• Response to urgent needs: The partnering agencies are able to offer services for those with urgent needs, including clothes, shelter, food, hygiene products, etc.).

Implementation Information

Some of the critical elements for the implementation of this program or initiative include the following:

  • Organizational requirements: Implementing organizations must have the tools, resources, and expertise to help youth transitioning out of prostitution. The organization must also be capable of managing long-term financial projects.
  • Partnerships: Important partnerships for the successful implementation of the project include youth centres, organizations/centres promoting safe sex, law enforcement agencies, and other community organizations that can help meet the needs of participants.
  • Training and technical assistance: In class training should be provided to the staff of the implementing organization (clinical and staff members alike). Training on using the risk assessment data sheet and the other tools for the program is also required.
  • Risk assessment tools: To participate in the program, a data sheet is filled to identify risk factors and protective factors for the potential participant. A committee within the organization will decide if the youth should participate in the program based off the data sheet information. A collection of other tools is also used to help track youth’s progression in the program (see Materials & resources).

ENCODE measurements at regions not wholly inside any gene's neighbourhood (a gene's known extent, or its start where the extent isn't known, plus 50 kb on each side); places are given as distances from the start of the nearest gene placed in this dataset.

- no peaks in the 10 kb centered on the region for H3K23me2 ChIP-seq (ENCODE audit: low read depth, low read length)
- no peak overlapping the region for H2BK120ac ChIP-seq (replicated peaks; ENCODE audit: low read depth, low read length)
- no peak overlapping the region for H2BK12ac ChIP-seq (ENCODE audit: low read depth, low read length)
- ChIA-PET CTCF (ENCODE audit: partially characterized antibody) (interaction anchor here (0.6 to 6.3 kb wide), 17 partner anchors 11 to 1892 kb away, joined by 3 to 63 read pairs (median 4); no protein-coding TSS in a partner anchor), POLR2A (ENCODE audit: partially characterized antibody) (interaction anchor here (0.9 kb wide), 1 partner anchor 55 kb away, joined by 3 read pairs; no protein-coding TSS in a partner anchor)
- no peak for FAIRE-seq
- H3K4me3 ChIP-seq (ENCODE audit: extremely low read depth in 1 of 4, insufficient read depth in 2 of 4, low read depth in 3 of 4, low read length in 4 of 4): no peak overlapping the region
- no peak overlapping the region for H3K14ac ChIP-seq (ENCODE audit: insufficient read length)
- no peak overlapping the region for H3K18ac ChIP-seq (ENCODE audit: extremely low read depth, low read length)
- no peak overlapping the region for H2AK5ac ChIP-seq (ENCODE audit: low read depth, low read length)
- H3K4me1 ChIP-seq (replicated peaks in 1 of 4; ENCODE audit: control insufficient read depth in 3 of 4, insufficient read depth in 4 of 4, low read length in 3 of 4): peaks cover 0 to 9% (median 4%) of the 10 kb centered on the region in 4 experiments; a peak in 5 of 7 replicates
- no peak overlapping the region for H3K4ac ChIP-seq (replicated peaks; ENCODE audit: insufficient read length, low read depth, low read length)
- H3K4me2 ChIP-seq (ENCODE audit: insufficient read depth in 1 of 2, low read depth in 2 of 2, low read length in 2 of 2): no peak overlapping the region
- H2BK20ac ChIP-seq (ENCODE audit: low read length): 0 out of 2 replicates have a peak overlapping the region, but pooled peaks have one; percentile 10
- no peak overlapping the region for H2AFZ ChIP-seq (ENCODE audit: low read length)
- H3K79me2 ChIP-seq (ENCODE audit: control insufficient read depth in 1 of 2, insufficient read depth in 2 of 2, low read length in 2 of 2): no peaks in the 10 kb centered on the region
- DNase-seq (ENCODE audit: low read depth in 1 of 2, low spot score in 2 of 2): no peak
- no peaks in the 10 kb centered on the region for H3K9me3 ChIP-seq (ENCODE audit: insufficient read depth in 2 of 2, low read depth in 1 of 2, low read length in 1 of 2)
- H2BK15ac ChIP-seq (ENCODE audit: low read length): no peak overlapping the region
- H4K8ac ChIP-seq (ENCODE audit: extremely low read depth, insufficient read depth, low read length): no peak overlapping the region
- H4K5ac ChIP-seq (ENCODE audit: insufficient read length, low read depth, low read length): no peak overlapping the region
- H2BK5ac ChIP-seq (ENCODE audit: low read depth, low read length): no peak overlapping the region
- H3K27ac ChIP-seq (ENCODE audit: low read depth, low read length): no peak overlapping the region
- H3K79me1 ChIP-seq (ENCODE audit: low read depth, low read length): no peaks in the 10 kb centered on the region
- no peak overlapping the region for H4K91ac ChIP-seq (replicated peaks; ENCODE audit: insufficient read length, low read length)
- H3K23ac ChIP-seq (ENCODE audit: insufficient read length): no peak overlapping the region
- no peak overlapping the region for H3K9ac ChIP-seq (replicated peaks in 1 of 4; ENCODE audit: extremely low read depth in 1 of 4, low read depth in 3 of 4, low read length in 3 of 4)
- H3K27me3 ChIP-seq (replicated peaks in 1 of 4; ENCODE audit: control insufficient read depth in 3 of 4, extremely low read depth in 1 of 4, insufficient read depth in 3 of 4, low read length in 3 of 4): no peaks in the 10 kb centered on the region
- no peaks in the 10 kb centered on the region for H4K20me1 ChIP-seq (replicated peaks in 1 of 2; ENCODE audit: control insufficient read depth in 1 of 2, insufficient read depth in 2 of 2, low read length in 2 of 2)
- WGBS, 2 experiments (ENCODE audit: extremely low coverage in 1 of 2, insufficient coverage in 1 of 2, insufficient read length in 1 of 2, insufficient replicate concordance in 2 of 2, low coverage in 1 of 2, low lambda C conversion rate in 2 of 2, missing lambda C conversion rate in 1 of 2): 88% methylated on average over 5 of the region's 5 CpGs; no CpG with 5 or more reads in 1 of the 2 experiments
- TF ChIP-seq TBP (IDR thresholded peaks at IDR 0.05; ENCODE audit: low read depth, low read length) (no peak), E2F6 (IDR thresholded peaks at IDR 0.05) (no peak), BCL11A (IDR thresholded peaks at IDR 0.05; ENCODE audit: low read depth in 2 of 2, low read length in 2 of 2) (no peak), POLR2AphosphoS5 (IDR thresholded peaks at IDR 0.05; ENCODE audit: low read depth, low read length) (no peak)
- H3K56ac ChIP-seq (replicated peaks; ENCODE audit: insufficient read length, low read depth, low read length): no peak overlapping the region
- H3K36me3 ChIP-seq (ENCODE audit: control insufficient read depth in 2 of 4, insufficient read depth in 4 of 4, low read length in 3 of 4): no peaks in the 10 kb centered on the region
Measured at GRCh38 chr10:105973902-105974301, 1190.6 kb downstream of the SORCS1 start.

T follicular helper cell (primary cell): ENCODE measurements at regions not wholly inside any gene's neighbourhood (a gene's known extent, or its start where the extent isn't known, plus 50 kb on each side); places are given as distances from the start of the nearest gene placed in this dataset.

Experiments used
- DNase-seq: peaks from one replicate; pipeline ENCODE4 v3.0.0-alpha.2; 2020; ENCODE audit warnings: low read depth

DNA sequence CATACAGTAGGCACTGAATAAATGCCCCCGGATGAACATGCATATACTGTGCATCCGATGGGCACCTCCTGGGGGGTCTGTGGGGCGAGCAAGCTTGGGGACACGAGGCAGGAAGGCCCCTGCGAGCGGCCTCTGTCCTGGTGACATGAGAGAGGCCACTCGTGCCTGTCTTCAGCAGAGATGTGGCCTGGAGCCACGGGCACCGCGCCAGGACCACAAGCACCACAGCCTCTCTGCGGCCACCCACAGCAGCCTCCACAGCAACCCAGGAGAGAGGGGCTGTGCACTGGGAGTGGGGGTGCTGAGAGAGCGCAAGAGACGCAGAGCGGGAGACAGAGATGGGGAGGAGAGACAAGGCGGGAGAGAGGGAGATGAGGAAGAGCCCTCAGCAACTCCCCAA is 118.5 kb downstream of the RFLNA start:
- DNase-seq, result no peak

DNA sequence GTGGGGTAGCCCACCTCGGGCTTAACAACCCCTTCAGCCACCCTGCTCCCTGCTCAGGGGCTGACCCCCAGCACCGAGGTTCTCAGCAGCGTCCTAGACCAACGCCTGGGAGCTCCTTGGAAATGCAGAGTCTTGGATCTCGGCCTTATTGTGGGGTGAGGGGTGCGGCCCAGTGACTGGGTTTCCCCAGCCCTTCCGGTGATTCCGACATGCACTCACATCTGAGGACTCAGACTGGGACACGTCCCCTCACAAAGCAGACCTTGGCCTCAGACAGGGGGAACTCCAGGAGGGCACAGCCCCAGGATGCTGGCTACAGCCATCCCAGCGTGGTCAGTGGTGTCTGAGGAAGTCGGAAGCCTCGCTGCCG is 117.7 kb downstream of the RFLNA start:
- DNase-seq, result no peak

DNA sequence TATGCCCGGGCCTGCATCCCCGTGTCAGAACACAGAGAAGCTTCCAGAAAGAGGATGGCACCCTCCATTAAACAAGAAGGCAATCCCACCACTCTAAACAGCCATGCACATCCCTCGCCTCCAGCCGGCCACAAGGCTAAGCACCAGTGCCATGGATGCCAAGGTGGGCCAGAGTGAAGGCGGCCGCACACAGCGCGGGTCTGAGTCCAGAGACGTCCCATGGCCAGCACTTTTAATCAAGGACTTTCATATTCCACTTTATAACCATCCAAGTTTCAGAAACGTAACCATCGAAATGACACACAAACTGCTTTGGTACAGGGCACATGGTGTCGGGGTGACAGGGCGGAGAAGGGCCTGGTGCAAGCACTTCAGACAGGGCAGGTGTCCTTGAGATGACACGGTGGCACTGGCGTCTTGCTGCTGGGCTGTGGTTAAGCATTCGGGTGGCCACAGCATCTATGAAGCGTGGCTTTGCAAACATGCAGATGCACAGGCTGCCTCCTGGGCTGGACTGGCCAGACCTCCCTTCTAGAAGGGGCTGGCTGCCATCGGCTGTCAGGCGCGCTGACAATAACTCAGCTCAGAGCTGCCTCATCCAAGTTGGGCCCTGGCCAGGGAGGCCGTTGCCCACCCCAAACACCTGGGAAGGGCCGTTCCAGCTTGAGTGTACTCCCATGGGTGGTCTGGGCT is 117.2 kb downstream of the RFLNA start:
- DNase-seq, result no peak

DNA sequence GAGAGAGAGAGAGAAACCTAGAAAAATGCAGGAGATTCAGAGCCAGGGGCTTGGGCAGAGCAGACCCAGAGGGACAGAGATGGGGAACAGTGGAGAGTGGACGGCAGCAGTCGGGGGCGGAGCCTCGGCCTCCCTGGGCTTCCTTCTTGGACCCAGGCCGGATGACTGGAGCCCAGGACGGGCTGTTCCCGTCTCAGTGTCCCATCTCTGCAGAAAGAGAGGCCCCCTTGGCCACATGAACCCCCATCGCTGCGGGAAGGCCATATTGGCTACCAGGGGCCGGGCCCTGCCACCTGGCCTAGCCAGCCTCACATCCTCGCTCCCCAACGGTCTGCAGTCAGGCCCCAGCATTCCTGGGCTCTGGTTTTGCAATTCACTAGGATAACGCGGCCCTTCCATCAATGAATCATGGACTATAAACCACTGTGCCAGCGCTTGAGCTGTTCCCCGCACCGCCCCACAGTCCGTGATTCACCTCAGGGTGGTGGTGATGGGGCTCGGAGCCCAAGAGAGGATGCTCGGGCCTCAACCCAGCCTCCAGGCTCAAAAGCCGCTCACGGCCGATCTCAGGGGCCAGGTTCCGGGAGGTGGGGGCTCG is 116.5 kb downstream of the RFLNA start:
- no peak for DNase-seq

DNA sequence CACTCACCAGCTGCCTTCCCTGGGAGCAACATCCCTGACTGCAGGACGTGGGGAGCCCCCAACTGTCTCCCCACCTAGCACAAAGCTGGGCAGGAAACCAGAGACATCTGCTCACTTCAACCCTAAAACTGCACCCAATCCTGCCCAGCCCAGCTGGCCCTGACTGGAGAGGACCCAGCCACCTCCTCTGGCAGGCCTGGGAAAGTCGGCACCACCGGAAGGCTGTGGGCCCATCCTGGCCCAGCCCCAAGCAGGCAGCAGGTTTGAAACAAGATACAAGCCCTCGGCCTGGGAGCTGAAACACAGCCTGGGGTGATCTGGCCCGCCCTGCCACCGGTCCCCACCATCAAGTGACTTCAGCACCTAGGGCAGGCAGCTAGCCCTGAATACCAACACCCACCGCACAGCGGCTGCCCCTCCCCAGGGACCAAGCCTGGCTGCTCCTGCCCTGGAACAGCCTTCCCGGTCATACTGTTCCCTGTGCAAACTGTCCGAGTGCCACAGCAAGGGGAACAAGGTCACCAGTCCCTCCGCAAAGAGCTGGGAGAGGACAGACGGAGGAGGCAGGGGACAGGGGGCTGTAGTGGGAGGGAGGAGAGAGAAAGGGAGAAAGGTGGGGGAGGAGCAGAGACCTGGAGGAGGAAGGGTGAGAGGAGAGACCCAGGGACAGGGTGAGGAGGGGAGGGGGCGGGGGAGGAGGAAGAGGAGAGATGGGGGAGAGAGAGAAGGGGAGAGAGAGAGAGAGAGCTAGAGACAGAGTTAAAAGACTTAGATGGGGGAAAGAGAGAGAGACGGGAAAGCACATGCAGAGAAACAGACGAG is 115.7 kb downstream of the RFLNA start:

• Materials & resources: A tool used to help youth help protect themselves from sexual exploitation, Le silence de Cendrillon, should be used for this program. Assessment tools used to help participants in the program include: the University Rhodes Island Change Assessment Scale (URICA), the Massachusetts Youth Screening Instrument (MAYSI-2), and the Multidimensionnal Inventory of Development, Sex and Agression (MIDSA).

International Endorsements

The most recognized classification systems of evidence-based crime prevention programs have classified this program or initiative as follows:

  • Blueprints for Healthy Youth Development: Not applicable.
  • Crime Solutions/OJJDP Model Program Guide: Not applicable.
  • SAMHSA's National Registry of Evidence-based Programs and Practices: Not applicable.
  • Coalition for Evidence-Based Policy: Not applicable.

Gathering Canadian Knowledge

Canadian Implementation Sites

Public Safety Canada’s National Crime Prevention Strategy provided funding to the Centre jeunesse de Montreal – Institut universitarie (CJM-IU) to implement the Mineur(e)s exploité(e)s sexuellement program from 2017-2022 in Montreal, Quebec.

Main Findings from Canadian Outcome Evaluation Studies

As part of Public Safety Canada’s funding, an outcome evaluation study of the Mineur(e)s exploité(e)s sexuellement program is set to be conducted by an external evaluator. This evaluation is currently in progress; results are not yet available at this time.

Cost Information

No information available.

References

There is no Canadian reference available at this time.

For more information on this program, contact:

Centre Jeunesse de Montréal - Institut universitaire
4675 Rue Bélanger Montréal, Quebec, H1T 1C2
Telephone: (514) 593-3979
E-mail: N/A
Website: http://www.centrejeunessedemontreal.qc.ca/  


Record Entry Date - 2018-02-27

Date modified: